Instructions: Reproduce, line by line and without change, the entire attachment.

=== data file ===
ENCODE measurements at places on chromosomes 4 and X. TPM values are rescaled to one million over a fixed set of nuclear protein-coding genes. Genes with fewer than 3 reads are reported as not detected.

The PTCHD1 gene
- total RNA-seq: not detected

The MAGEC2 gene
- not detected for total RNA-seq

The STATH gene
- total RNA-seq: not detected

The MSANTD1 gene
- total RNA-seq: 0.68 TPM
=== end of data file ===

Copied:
ENCODE measurements at places on chromosomes 4 and X. TPM values are rescaled to one million over a fixed set of nuclear protein-coding genes. Genes with fewer than 3 reads are reported as not detected.

The PTCHD1 gene
- total RNA-seq: not detected

The MAGEC2 gene
- not detected for total RNA-seq

The STATH gene
- total RNA-seq: not detected

The MSANTD1 gene
- total RNA-seq: 0.68 TPM